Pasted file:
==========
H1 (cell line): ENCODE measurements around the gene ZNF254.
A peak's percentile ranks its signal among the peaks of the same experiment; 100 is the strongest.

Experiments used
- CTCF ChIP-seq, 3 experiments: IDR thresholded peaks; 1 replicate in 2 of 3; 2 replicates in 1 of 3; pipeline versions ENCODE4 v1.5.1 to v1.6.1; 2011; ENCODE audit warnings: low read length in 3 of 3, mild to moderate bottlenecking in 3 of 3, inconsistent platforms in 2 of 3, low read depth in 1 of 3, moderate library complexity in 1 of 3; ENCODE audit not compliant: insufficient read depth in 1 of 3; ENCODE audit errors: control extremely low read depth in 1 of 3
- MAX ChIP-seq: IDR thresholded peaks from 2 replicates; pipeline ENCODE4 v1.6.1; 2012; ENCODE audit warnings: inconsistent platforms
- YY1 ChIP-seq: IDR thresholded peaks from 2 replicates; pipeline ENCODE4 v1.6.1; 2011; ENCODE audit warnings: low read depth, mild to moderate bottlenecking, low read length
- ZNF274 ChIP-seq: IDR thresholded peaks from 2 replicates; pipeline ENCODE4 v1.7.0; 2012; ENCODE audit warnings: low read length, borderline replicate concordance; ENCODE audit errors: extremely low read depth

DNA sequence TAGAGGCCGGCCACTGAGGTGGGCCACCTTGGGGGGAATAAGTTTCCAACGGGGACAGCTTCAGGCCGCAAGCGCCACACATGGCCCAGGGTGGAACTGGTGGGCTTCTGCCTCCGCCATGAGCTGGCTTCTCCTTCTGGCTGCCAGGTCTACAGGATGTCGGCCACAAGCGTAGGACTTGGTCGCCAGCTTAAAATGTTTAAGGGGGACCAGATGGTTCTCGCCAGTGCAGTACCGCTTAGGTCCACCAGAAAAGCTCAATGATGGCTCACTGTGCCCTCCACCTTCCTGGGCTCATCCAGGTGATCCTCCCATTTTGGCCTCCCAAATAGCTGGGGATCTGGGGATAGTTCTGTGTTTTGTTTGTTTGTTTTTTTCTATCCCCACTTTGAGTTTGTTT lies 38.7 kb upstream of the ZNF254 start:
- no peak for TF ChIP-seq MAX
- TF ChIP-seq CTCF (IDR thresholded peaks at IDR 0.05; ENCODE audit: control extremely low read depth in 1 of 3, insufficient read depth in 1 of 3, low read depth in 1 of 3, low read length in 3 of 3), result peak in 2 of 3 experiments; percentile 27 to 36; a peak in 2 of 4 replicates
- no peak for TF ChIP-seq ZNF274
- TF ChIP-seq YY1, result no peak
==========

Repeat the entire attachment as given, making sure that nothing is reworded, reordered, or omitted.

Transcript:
H1 (cell line): ENCODE measurements around the gene ZNF254.
A peak's percentile ranks its signal among the peaks of the same experiment; 100 is the strongest.

Experiments used
- CTCF ChIP-seq, 3 experiments: IDR thresholded peaks; 1 replicate in 2 of 3; 2 replicates in 1 of 3; pipeline versions ENCODE4 v1.5.1 to v1.6.1; 2011; ENCODE audit warnings: low read length in 3 of 3, mild to moderate bottlenecking in 3 of 3, inconsistent platforms in 2 of 3, low read depth in 1 of 3, moderate library complexity in 1 of 3; ENCODE audit not compliant: insufficient read depth in 1 of 3; ENCODE audit errors: control extremely low read depth in 1 of 3
- MAX ChIP-seq: IDR thresholded peaks from 2 replicates; pipeline ENCODE4 v1.6.1; 2012; ENCODE audit warnings: inconsistent platforms
- YY1 ChIP-seq: IDR thresholded peaks from 2 replicates; pipeline ENCODE4 v1.6.1; 2011; ENCODE audit warnings: low read depth, mild to moderate bottlenecking, low read length
- ZNF274 ChIP-seq: IDR thresholded peaks from 2 replicates; pipeline ENCODE4 v1.7.0; 2012; ENCODE audit warnings: low read length, borderline replicate concordance; ENCODE audit errors: extremely low read depth

DNA sequence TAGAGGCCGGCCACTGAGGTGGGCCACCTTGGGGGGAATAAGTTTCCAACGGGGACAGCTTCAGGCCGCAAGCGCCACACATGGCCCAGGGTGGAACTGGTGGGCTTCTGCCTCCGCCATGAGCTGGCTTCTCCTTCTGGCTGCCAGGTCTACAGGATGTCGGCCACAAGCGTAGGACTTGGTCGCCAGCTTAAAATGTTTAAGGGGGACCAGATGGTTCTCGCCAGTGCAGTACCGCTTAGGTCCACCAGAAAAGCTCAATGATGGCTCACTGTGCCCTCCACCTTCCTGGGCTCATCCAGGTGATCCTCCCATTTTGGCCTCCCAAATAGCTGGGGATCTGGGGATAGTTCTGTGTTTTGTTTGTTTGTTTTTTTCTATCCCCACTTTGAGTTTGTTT lies 38.7 kb upstream of the ZNF254 start:
- no peak for TF ChIP-seq MAX
- TF ChIP-seq CTCF (IDR thresholded peaks at IDR 0.05; ENCODE audit: control extremely low read depth in 1 of 3, insufficient read depth in 1 of 3, low read depth in 1 of 3, low read length in 3 of 3), result peak in 2 of 3 experiments; percentile 27 to 36; a peak in 2 of 4 replicates
- no peak for TF ChIP-seq ZNF274
- TF ChIP-seq YY1, result no peak